In late 2002, in an effort to expedite the process of reforming New York State's school funding system, the Campaign for Fiscal Equity and the New York State School Boards Association partnered with 32 other organizations throughout the state to conduct a one-year costing out study to determine the actual amount of funding needed to provide an adequate education to all students throughout the state.

Costing Out: A New York Adequacy Study was led by an independent panel of national experts who have successfully undertaken large-scale costing-out studies in Wyoming, Maryland, Illinois and a number of other states. Heading the panel was Jay Chambers, President of The American Education Finance Association and Senior Research Fellow at the American Institutes for Research (AIR). AIR and Management Analysis & Planning, Inc., (MAP), the joint contractors for this study, also recruited other education finance experts from New York and throughout the country---including expert witnesses who testified for both the plaintiffs and the defendants at the CFE trial.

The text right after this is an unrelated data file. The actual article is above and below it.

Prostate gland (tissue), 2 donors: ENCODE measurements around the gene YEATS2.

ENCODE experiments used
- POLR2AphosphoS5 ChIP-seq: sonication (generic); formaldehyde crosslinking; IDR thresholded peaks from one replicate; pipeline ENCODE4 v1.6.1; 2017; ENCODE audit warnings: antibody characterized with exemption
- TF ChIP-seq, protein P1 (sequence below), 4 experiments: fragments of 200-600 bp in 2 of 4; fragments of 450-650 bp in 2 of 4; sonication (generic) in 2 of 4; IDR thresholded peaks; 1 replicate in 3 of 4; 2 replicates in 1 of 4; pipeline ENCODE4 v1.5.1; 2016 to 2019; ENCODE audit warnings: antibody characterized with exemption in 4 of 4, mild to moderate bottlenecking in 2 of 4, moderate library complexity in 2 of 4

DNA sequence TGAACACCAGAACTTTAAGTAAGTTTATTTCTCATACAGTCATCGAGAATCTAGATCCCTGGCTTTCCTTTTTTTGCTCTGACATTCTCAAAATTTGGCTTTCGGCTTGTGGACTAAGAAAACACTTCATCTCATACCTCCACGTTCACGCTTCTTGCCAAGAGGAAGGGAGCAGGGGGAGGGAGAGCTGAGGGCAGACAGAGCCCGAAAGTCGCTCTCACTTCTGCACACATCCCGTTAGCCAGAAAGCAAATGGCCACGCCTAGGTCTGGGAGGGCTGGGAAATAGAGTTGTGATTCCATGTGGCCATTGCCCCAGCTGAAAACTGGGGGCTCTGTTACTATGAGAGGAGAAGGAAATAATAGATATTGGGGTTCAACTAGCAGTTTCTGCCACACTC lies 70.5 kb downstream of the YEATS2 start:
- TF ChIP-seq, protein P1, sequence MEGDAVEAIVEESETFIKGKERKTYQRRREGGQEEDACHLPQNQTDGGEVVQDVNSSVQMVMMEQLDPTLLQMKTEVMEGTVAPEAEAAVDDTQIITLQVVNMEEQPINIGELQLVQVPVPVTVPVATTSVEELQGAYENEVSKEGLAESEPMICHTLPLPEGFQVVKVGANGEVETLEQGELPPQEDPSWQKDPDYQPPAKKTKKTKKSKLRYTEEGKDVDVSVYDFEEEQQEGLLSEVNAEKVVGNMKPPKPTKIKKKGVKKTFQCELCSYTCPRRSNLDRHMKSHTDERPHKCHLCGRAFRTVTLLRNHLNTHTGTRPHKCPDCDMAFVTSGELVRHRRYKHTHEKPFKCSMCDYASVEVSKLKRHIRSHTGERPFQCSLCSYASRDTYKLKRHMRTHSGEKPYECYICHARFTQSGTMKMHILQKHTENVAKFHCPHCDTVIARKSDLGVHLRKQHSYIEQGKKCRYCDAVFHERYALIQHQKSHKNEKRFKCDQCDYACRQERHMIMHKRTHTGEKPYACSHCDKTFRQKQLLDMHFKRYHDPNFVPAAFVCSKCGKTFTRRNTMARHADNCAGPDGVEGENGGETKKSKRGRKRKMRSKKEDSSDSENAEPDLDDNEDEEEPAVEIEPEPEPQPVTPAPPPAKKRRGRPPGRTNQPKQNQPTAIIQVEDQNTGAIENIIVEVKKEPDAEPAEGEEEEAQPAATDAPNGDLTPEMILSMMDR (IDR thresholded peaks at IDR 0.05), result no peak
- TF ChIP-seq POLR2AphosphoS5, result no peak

The study, published in March 2004, sought to determine the level of funding each district needs by first identifying the specific resources and conditions necessary for students to meet state standards and then systematically calculating the amounts needed to fund each of those prerequesites.

Nearly 60 superintendents, principals, teachers, school business officials, and special education directors from communities across the state participated extensively in the professional judgment panels that formed the core of the study. Their recommendations for greatly expanded pre-kindergarten programs, dramatically lowering elementary school class sizes, and extensive time on task and expanded services for secondary school students were then "costed out" by an independent team of national education economists.

The study determined that statewide an additional $6.7 to $9 billion, phased in over four years, would be needed to provide all students a true opportunity to meet the Regents Learning Standards. These figures are based on actual student needs, as determined by well-considered professional judgment, in contrast to the abstract statistical calculations used by Standard and Poor's for the Zarb Commission study.

The New York Adequacy Study

Governor's Commission on Education Reform